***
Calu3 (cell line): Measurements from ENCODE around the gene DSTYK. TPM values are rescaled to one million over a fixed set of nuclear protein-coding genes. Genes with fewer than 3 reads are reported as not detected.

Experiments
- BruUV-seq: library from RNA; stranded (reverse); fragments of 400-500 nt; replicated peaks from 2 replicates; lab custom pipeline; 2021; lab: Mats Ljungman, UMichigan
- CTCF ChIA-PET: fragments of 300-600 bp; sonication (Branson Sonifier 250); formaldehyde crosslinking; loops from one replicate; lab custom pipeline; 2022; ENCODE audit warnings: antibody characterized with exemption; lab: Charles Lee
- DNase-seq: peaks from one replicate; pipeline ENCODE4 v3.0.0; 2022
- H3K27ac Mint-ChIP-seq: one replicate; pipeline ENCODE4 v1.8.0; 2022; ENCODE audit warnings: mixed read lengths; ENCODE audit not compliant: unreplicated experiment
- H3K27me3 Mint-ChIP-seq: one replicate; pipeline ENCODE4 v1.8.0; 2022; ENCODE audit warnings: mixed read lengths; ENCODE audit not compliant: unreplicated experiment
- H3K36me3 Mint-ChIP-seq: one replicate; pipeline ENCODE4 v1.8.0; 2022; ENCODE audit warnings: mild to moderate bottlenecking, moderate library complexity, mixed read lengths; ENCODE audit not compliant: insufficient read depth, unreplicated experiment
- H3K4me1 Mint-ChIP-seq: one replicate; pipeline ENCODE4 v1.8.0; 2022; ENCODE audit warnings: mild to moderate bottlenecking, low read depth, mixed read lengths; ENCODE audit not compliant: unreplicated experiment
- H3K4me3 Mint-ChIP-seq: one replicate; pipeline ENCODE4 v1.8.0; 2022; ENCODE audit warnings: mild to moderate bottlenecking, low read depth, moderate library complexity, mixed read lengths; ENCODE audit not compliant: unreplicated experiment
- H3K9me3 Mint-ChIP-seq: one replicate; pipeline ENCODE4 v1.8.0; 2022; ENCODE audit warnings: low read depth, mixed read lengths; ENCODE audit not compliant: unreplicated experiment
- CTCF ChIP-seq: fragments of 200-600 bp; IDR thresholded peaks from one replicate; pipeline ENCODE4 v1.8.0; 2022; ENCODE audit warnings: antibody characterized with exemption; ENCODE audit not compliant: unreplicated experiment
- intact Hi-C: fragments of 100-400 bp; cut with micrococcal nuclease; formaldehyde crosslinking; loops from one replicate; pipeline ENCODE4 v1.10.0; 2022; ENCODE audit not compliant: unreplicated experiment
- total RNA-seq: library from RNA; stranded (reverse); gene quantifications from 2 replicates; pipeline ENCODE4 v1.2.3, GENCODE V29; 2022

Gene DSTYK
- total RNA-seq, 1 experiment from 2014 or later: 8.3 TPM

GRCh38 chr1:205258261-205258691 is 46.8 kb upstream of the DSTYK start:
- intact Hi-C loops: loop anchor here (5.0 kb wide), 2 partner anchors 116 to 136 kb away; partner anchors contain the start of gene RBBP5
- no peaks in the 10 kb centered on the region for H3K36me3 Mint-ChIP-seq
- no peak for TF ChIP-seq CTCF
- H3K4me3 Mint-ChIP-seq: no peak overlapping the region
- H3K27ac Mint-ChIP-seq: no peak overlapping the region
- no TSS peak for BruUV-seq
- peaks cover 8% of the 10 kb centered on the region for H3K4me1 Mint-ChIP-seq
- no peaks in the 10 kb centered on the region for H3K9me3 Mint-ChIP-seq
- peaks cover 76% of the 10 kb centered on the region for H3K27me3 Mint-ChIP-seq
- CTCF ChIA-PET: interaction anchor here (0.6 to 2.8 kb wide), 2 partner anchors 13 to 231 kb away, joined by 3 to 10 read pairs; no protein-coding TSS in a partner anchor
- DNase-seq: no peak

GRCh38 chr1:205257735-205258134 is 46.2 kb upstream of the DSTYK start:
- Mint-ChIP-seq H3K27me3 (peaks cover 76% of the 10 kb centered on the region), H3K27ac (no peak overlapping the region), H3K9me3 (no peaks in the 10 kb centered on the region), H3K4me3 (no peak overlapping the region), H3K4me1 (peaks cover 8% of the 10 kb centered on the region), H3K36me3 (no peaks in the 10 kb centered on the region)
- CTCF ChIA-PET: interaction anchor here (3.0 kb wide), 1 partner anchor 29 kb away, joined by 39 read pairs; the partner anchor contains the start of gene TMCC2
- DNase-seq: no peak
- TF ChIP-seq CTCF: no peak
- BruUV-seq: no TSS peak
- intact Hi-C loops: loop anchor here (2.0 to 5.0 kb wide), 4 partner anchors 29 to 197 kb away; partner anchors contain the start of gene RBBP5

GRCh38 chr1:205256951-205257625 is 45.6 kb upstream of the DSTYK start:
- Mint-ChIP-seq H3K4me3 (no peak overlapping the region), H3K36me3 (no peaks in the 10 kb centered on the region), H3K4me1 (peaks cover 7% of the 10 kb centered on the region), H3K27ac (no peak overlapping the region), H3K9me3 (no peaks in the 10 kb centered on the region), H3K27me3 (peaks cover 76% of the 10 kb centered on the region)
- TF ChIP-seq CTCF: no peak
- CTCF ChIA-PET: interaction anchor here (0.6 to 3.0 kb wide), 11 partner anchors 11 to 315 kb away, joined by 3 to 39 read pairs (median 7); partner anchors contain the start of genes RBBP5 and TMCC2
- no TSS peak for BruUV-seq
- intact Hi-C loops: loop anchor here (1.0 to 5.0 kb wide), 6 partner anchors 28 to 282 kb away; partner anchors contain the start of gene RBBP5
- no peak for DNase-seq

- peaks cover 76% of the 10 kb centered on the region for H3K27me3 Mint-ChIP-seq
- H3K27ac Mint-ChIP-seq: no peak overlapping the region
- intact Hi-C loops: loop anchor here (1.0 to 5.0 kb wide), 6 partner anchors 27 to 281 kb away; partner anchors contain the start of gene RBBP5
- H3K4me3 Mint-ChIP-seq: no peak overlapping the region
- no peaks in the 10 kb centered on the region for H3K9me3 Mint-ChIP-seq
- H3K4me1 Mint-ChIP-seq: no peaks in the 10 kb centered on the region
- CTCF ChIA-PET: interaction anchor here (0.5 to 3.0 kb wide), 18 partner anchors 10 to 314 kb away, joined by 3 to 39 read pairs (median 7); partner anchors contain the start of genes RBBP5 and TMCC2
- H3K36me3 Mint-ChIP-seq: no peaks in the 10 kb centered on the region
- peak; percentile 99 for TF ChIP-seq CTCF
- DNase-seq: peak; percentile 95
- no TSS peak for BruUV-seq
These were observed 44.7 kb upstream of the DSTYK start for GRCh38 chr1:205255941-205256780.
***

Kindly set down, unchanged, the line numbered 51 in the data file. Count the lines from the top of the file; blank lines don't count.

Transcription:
- peak; percentile 99 for TF ChIP-seq CTCF